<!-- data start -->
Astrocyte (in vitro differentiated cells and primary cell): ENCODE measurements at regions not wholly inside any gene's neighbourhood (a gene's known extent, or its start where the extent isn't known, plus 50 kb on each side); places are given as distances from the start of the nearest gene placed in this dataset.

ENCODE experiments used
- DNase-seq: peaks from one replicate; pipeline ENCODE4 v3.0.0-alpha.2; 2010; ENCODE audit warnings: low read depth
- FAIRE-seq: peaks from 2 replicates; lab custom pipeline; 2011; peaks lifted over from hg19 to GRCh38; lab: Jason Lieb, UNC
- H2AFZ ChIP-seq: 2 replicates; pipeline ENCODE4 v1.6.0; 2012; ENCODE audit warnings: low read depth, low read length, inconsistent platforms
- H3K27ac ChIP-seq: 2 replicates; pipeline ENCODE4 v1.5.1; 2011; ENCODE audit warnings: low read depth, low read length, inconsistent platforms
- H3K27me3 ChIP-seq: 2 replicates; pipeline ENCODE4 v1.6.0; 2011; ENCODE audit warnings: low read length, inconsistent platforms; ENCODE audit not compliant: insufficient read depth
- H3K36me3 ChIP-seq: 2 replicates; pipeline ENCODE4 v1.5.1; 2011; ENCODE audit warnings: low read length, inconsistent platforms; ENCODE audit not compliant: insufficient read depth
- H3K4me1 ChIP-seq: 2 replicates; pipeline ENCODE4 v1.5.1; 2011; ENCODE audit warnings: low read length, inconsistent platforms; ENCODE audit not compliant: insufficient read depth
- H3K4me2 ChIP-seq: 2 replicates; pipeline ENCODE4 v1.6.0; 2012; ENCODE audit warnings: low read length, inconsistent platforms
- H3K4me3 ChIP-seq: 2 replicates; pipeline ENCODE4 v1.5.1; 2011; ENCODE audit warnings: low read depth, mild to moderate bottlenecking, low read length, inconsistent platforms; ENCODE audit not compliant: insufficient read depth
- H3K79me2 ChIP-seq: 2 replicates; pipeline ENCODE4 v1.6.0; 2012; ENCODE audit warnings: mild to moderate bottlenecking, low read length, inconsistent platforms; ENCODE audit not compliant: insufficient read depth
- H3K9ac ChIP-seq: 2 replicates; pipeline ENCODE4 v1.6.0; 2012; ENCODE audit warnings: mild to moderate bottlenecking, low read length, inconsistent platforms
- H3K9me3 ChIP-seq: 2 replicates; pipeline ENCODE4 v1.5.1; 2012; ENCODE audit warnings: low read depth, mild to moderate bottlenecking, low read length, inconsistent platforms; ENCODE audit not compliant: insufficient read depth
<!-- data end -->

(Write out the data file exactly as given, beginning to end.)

Astrocyte (in vitro differentiated cells and primary cell): ENCODE measurements at regions not wholly inside any gene's neighbourhood (a gene's known extent, or its start where the extent isn't known, plus 50 kb on each side); places are given as distances from the start of the nearest gene placed in this dataset.

ENCODE experiments used
- DNase-seq: peaks from one replicate; pipeline ENCODE4 v3.0.0-alpha.2; 2010; ENCODE audit warnings: low read depth
- FAIRE-seq: peaks from 2 replicates; lab custom pipeline; 2011; peaks lifted over from hg19 to GRCh38; lab: Jason Lieb, UNC
- H2AFZ ChIP-seq: 2 replicates; pipeline ENCODE4 v1.6.0; 2012; ENCODE audit warnings: low read depth, low read length, inconsistent platforms
- H3K27ac ChIP-seq: 2 replicates; pipeline ENCODE4 v1.5.1; 2011; ENCODE audit warnings: low read depth, low read length, inconsistent platforms
- H3K27me3 ChIP-seq: 2 replicates; pipeline ENCODE4 v1.6.0; 2011; ENCODE audit warnings: low read length, inconsistent platforms; ENCODE audit not compliant: insufficient read depth
- H3K36me3 ChIP-seq: 2 replicates; pipeline ENCODE4 v1.5.1; 2011; ENCODE audit warnings: low read length, inconsistent platforms; ENCODE audit not compliant: insufficient read depth
- H3K4me1 ChIP-seq: 2 replicates; pipeline ENCODE4 v1.5.1; 2011; ENCODE audit warnings: low read length, inconsistent platforms; ENCODE audit not compliant: insufficient read depth
- H3K4me2 ChIP-seq: 2 replicates; pipeline ENCODE4 v1.6.0; 2012; ENCODE audit warnings: low read length, inconsistent platforms
- H3K4me3 ChIP-seq: 2 replicates; pipeline ENCODE4 v1.5.1; 2011; ENCODE audit warnings: low read depth, mild to moderate bottlenecking, low read length, inconsistent platforms; ENCODE audit not compliant: insufficient read depth
- H3K79me2 ChIP-seq: 2 replicates; pipeline ENCODE4 v1.6.0; 2012; ENCODE audit warnings: mild to moderate bottlenecking, low read length, inconsistent platforms; ENCODE audit not compliant: insufficient read depth
- H3K9ac ChIP-seq: 2 replicates; pipeline ENCODE4 v1.6.0; 2012; ENCODE audit warnings: mild to moderate bottlenecking, low read length, inconsistent platforms
- H3K9me3 ChIP-seq: 2 replicates; pipeline ENCODE4 v1.5.1; 2012; ENCODE audit warnings: low read depth, mild to moderate bottlenecking, low read length, inconsistent platforms; ENCODE audit not compliant: insufficient read depth